Monday, May 11, 2015

NZ Music Month: Hayden Chisholm - Breve

Last month was Jazz Appreciation Month and this month is New Zealand Music Month. So I have decided to get on board and write a little on a NZ Jazz Album each week.
Matt Penman John Taylor
Hayden Chisholm - Breve (Pirouet)
Hayden Chisholm (as) Matt Penman (b) John Taylor (p) 

Recorded December 18/19, 2013.

I always look forward to new releases from Hayden, and Breve (released in March 2015) is a wonderful mix of new and slightly less new. The trio’s first release (video and audio) was on Plush Music and then partially reissued in Hayden’s box set 13 Views of the Hearts Cargo and as Breve - Live at Plush. Of the nine tracks on Breve, "Patche" and "So It Goes" (by Penman & Taylor respectively) are the only tunes that appear on the Plush concert recordings. Some of the tunes penned by Hayden also appear on earlier recordings - "Fly" and "Barely A Moon" can be found on the trio recording Fragmented Teaching (with Simon Nabatov & Jochen Rueckert). There's a vocal version of "Fly" floating around somewhere for those that want to hear it in it's stripped back (original?) form. I thought it was on Hayden's blog, but a quick search there was fruitless.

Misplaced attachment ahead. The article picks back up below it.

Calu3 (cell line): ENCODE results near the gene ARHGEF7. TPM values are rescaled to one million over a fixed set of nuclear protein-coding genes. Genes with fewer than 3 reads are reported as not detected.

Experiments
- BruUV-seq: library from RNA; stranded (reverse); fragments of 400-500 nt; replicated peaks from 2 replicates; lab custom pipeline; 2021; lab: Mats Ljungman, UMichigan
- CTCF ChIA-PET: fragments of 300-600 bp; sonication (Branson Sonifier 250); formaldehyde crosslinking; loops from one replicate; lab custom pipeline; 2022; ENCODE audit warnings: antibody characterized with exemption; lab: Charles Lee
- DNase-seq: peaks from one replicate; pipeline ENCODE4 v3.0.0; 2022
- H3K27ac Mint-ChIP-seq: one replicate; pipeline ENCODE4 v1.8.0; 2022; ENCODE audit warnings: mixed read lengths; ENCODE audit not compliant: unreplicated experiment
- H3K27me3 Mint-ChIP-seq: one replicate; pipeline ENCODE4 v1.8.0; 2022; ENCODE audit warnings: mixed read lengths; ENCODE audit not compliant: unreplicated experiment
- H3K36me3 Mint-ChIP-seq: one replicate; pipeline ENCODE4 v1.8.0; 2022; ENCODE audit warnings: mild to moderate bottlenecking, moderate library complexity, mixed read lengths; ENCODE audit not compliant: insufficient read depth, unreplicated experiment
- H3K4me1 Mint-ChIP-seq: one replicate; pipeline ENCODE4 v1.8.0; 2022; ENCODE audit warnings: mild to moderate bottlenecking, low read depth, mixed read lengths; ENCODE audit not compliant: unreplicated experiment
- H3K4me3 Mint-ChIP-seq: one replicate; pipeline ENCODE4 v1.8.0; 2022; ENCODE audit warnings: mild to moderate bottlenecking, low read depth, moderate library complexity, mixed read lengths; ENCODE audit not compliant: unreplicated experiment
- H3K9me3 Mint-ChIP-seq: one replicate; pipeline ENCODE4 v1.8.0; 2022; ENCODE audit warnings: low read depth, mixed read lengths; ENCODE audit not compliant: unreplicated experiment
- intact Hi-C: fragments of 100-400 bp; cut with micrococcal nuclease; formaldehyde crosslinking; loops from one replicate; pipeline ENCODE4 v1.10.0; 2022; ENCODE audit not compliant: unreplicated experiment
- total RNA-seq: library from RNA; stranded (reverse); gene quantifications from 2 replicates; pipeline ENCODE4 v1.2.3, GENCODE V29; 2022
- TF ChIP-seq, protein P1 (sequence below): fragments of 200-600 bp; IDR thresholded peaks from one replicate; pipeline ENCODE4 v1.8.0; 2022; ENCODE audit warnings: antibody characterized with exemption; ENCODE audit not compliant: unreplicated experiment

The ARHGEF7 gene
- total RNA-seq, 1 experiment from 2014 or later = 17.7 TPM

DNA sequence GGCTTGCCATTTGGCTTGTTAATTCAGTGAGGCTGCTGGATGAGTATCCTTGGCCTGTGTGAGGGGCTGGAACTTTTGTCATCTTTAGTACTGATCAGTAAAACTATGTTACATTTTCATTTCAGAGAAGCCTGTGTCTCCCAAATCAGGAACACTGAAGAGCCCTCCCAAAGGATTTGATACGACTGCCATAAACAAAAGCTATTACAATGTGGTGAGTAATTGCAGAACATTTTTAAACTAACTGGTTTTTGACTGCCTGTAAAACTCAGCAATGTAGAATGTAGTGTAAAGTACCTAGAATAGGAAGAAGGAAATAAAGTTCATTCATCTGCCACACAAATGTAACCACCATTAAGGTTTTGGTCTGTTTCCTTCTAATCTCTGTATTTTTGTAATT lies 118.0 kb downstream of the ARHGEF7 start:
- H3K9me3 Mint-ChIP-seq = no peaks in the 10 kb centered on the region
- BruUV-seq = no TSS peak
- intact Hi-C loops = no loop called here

While it is not strictly a ballad album, there is a very intimate, hushed feeling, with the trio projecting a balanced approach to their collective interplay and, at times, quite a dark/introspective mood. There's plenty of nuance to tune in to - Hayden's shaping of a held note at 1:06 on "Barely A Moon" gives me a kick each time I hear it. No one is in a rush during this hour of music and even when the tempo is raised ("Tinkerbell Swing" & "Augmented Waltz") the trio maintain a relaxed demeanour. Perhaps it's the lack of drums or (more likely I feel) the trio's ability to execute Hayden's vision for this music that brings the relaxed feel and balanced ensemble sound. Either way, it doesn't really matter. During one listen through I was really drawn into Matt's work on bass. At first it was his tone the grabbed me and as the album progressed his accompaniment held my attention more and more - a great blend of support and embellishment. A couple of moments that come to mind are the way his bass lines develop during "Pass A Cage, Lea" and his conversational playing with Taylor during the piano solo on "So It Goes" (he plays a very nice solo here too). I've given the album at least half a dozen listens so far and I know it won't stop there.
New Zealand Jazz

No comments: